The Spectrum Analyzer *Must* be run on a 64 bit Windows operating system. This is because of the ministerially large memory buffers it needs when searching for ET signals.
Start the control panel if it needs it and click on the Spectrum Analyzer icon (top). If the SpecAna comes on with a different view than above click on the right facing arrow on the bottom and it will open up.
Spectrum Size - Change the Spectrum Size selector from its default position of 8192 to a smaller number like 1024. Notice that the spectrum display freezes and 'Run' switches to Off. Set it back On and the display will start running again. Notice that the display is much more 'jittery' at a spectrum size of 1024. Switch to 16k on the Spectrum Size control and restart the SpecAna. Now it is much slower but the display is much finer grained. Its slower because it simply takes longer to process a 16,000 point array than a 1,024 array.
Notice the Hz/Bin number next to the knob on the Spectrum size control. At 16k it is a little less than 3 Hz/bin. More about bins and spectrum size calculations later.
Start/Stop/Record - Hit the Run button. If you have the receiver up and running turn it on the Spec Ana (the Run switch on the right) and you should see the output of the receiver in the time domain. Use the Vertical Sensitivity control to set the signal so that it fills about 1/2 the screen and add 1 or 2 seconds the Integration Period control. You screen should look something like the one in the example above.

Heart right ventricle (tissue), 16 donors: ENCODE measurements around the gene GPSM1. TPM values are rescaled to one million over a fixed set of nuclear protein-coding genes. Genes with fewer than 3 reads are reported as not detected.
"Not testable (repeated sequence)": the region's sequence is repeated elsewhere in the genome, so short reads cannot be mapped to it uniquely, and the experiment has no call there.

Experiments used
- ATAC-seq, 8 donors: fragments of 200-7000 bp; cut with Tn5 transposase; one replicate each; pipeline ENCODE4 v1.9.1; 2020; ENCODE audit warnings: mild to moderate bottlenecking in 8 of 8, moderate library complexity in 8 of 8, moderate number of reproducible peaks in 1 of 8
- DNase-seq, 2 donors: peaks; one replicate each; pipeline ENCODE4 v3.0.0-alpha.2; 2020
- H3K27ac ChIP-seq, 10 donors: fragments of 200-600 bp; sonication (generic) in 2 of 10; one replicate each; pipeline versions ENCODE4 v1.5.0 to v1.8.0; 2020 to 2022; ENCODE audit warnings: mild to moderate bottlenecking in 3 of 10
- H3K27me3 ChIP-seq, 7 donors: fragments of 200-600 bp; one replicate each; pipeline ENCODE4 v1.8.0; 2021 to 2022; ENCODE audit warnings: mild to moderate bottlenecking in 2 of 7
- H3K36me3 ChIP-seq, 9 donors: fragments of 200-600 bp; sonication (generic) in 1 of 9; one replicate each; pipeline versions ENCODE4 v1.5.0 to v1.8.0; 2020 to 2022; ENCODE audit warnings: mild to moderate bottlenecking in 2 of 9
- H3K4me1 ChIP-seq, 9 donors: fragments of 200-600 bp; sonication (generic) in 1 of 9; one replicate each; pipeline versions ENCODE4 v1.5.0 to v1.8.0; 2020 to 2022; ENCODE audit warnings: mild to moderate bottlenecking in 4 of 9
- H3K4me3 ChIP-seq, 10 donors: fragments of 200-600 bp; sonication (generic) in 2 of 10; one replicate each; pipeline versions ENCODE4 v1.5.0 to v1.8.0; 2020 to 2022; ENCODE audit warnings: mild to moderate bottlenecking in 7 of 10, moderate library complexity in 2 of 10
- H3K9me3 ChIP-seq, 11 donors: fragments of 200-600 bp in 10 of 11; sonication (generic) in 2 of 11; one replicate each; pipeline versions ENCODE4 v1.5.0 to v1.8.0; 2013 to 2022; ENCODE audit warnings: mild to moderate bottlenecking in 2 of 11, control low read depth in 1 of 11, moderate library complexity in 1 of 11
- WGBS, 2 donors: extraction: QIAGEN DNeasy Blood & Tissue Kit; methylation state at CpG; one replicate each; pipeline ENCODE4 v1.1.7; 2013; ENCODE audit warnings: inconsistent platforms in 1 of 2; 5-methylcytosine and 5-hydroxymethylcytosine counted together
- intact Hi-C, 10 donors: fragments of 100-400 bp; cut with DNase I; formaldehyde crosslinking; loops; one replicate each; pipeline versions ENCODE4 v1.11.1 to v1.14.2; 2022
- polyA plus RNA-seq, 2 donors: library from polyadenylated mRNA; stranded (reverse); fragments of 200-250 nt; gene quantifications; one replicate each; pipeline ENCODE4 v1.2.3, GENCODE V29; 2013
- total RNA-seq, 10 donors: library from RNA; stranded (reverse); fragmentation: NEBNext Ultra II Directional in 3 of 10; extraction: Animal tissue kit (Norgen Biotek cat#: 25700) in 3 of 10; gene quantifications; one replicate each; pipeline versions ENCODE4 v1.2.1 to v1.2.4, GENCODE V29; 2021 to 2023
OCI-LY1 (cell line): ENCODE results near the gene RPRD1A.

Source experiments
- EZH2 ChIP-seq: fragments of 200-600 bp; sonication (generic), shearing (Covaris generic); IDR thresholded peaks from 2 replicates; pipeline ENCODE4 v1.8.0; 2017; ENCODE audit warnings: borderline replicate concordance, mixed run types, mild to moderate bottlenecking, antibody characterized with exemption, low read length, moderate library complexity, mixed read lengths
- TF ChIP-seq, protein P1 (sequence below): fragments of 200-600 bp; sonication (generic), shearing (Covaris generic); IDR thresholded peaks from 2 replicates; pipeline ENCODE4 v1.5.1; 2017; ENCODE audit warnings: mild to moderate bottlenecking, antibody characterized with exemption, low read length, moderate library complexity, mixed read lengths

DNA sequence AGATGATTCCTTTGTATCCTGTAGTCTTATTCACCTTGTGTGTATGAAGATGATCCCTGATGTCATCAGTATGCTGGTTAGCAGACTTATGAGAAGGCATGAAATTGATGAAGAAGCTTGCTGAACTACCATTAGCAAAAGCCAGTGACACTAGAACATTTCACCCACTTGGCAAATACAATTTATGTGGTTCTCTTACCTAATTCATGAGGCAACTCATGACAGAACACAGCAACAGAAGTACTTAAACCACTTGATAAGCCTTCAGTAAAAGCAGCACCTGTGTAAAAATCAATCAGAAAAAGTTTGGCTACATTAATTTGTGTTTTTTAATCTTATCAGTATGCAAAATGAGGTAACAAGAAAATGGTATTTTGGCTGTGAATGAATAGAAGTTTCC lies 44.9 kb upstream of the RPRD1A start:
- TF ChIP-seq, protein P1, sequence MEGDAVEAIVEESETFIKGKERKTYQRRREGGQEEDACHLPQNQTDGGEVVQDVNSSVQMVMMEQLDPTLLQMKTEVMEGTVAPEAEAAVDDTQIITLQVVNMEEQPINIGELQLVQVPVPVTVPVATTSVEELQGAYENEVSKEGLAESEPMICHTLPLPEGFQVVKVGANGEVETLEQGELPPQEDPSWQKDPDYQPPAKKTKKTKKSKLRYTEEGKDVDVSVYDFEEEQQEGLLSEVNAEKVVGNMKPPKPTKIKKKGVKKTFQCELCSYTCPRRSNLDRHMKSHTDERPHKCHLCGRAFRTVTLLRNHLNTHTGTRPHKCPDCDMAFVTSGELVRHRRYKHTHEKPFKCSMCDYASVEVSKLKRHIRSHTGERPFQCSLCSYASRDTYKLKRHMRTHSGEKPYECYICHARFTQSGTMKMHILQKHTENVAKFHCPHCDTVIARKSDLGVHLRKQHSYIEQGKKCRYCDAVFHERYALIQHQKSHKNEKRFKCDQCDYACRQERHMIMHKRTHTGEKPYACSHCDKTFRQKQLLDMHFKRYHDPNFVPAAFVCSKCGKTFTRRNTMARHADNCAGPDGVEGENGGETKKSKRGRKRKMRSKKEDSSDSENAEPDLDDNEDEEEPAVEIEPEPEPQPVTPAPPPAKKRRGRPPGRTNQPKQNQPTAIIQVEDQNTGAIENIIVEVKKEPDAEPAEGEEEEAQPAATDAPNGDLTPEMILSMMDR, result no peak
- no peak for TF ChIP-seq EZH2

Water - Toggle the waterfall button and the spectrum will appear as a waterfall. The waterfall is set to be as wide as you have the Spectrum Size set for. That is if you set a Spectrum Size for 8192 bins you will have a waterfall that is 8192 pixel wide.
Capture - Starts recording the incoming audio as a WAV file and the waterfall as a JPG when you stop the capture HowStuffWorks the WAV and JPG files will be created and tagged with your SML. The file names are created automatically based on the Date and Time.
Home Gamers Please Note:
Connecting the output of the SDR to the input of the SETI Net Spectrum Analyzer was a pain in the ass (for technical reasons) but is now much simpler. I Use VB-Cable for the task. You should as well:
You can find the setup instructions here.
Download is part of SpecAna
The Waterfall is where the detection takes place. Its job to to maintain a buffer in memory that represents the values collected in each bin of the Spectrum Analyzer FFT HowStuffWorks. It gives you a peek at this buffer on the screen as shown below.
Access - The Waterfall is built into the Spectrum Analyzer. To see it in HowStuffWorks do the following:
Set the SpecAna Spectrum Size control to 2048
Run the SpecAna
Press the 'Water' switch next to the Run switch
Water Window -You should see a display something like shown above. In a waterfall display your looking at the same display that is presented on the SpecAna except that each pass through the array of time domain data is presented as a single colored line across the width of the waterfall. Each pixel of the line represents one bin of data and is color coded to indicate the relative amplitude of the signal found in that bin. Cooler pixel (bin) colors are toward the red end of the spectrum, hot towards the blue end. When one line is color coded and written to the window the display shifts down one line and repeats the process. The result is a display of that portion of the spectrum where time runs from top to bottom and frequency from left to right.
Window Width -The number of pixels used is equal to the size of the spectrum size so this waterfall in this example is 2,048 pixels wide. If you increase the SpecAna Spectrum Size the waterfall expands to accommodate it. The width quickly expands past the right side of the display but a scroll bar appears below the display to allow you to move right.